We talked about how I was going, why running mattered so much to me. At some point the focus shifted to her, and her journey. She told me about times in the past when she had gone against doctor’s orders and ran. About times when she had spent more time coughing and walking than running, but loved running so much that she did it anyway. She told me about the immense gratitude she has for any running she can do. And she shared what a privilege it was for her to be in nature — even if it meant hiking rather than running.
I came away from that conversation marveling at my friend’s courage, resilience, joy and gratitude. The more I thought about it, the more the running itself faded into the background.
A few days later I read David Roche’s reflective piece on Kipchoge’s incredible Berlin Marathon performance. He concluded by saying that even though Kipchoge’s times are unfathomably awesome, he’s really just like us. He gets that high and satisfaction when he runs near his best. He has to face his fears. He needs to show grit and determination to push his limits. Not only is that what connects us all; ultimately, this is what really matters.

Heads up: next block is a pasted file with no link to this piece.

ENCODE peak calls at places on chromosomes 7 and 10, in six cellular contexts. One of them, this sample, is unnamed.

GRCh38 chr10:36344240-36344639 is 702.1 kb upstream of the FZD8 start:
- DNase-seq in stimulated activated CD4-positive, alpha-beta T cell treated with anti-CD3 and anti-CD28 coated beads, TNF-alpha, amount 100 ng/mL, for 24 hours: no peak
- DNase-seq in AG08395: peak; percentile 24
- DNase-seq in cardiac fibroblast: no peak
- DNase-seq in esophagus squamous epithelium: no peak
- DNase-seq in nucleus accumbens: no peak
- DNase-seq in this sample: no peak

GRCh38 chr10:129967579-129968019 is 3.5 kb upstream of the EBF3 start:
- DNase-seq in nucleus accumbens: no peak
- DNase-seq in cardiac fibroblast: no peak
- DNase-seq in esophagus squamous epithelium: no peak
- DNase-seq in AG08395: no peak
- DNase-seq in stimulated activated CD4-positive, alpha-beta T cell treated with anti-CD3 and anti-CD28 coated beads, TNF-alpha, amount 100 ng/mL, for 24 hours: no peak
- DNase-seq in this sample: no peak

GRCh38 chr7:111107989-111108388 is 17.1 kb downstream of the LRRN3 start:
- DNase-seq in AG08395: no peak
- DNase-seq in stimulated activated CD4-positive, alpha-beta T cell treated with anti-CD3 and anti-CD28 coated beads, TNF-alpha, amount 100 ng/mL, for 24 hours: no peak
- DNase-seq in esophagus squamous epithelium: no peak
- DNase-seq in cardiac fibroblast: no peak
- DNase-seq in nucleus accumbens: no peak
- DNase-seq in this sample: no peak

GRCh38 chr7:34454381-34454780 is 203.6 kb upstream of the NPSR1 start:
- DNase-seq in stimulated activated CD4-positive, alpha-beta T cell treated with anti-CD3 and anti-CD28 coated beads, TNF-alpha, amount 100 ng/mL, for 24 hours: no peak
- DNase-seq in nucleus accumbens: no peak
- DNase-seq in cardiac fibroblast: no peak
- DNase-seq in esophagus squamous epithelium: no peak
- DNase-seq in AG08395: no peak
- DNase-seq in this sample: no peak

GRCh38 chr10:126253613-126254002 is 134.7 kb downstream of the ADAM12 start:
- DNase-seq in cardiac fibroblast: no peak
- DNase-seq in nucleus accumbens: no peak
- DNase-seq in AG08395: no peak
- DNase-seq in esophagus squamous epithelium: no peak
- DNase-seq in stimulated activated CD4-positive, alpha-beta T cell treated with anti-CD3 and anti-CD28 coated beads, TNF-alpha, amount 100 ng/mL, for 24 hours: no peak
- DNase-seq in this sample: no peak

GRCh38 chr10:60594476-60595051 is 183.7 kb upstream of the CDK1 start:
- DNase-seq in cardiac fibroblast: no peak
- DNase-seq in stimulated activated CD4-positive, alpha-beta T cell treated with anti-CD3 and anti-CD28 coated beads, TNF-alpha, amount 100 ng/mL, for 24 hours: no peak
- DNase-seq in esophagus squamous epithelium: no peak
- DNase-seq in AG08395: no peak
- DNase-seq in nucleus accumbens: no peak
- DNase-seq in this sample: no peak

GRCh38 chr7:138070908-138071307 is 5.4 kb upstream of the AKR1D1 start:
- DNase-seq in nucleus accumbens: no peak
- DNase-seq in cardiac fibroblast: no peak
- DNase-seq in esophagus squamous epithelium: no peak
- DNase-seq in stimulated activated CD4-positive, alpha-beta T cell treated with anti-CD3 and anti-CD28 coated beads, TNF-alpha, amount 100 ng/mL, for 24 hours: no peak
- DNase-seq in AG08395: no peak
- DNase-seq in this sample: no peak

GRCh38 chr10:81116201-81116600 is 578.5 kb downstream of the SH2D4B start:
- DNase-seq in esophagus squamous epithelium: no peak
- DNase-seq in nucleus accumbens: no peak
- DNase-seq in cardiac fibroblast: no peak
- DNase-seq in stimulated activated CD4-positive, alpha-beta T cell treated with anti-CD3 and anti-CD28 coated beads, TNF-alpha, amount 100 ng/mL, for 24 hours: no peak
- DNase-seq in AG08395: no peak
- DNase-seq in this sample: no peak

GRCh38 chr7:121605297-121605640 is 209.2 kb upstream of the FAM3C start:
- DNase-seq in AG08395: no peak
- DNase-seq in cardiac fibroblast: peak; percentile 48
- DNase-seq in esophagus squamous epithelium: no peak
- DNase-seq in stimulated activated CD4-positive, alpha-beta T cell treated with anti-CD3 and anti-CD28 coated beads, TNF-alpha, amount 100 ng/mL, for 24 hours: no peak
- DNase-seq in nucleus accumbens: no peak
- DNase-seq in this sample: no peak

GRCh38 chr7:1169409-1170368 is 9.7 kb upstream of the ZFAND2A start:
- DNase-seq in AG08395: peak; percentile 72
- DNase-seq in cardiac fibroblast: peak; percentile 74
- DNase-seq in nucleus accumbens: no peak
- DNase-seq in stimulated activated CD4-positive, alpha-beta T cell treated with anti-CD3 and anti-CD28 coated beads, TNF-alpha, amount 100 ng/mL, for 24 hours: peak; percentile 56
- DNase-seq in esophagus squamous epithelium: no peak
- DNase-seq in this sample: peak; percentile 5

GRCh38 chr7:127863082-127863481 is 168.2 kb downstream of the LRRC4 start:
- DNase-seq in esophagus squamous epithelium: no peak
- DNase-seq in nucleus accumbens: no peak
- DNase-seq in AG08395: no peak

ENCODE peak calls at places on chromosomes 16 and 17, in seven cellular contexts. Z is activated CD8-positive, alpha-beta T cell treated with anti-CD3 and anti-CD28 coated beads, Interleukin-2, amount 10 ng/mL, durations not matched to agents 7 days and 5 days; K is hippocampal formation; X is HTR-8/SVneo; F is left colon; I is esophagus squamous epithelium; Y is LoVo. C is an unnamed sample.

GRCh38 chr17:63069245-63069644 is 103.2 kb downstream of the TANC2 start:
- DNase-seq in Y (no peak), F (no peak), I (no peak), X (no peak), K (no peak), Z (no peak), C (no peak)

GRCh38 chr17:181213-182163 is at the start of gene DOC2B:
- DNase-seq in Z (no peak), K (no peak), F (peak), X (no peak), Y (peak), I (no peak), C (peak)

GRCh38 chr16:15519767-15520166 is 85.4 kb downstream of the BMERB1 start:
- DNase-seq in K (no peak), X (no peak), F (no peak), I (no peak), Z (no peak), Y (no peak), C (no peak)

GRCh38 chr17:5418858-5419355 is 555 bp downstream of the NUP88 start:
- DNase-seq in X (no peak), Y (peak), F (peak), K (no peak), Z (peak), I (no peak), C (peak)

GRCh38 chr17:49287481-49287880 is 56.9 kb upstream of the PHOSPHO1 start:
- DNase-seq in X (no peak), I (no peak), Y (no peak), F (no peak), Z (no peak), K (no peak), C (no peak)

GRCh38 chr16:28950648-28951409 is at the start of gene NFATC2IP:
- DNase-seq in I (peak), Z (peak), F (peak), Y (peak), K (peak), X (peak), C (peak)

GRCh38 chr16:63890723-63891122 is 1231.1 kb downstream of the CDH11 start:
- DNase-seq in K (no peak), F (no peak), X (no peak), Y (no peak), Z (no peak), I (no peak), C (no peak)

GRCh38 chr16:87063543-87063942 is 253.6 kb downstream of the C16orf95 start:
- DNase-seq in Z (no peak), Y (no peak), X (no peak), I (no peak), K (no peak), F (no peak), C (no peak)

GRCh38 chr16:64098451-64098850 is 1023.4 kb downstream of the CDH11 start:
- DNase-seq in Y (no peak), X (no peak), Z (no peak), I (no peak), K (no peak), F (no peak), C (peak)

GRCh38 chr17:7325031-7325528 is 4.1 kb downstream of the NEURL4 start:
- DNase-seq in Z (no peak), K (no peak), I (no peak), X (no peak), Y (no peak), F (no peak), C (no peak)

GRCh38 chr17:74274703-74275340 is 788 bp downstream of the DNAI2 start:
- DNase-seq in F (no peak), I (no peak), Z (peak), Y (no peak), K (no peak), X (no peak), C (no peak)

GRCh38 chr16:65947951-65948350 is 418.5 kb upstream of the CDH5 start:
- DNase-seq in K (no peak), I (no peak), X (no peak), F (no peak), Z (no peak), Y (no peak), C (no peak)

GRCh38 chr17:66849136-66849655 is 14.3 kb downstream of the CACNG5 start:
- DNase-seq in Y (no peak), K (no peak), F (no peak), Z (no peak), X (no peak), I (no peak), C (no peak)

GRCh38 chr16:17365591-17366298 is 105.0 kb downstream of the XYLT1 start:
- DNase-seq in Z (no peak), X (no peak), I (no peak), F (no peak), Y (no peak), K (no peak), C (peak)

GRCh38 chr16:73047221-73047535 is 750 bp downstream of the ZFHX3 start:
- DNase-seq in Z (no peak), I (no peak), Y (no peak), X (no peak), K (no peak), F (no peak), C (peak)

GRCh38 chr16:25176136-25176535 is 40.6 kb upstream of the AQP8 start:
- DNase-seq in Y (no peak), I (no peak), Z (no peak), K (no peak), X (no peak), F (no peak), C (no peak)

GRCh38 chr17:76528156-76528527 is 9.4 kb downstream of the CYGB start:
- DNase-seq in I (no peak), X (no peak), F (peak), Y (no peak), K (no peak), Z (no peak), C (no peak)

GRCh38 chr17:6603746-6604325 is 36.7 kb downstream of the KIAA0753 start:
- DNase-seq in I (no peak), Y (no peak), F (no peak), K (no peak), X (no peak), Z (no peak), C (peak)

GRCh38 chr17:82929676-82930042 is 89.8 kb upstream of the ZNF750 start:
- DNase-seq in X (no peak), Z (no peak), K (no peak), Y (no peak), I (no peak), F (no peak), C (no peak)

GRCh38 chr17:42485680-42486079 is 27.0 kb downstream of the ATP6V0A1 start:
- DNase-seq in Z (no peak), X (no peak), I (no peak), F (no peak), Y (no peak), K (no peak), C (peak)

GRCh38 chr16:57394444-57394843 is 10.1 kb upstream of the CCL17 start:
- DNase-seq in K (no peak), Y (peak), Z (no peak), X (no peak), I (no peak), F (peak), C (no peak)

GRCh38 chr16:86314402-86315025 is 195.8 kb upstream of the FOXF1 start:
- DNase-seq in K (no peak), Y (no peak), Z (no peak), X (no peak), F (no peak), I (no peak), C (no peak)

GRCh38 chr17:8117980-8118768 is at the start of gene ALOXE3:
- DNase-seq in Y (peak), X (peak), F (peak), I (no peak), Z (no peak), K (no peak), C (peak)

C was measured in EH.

This is what really matters.
Sometimes you may think something is important and meaningful, without really understanding how important or meaningful it is — or how much it could and should be to you. It can range from relatively simple things, like checking the oil in your car or going to the dentist (cannot remember the last time I did either of those things), to the bigger parts of our lives; family, work, or having a roof over our heads. It’s not that we’re totally ungrateful, or that we’re utterly oblivious to the good things we possess or experience — but sometimes…sometimes we just don’t quite get it.
And as the cogs turned in my brain, I realised that I’d made this classic mistake about the things that really matter in trail running.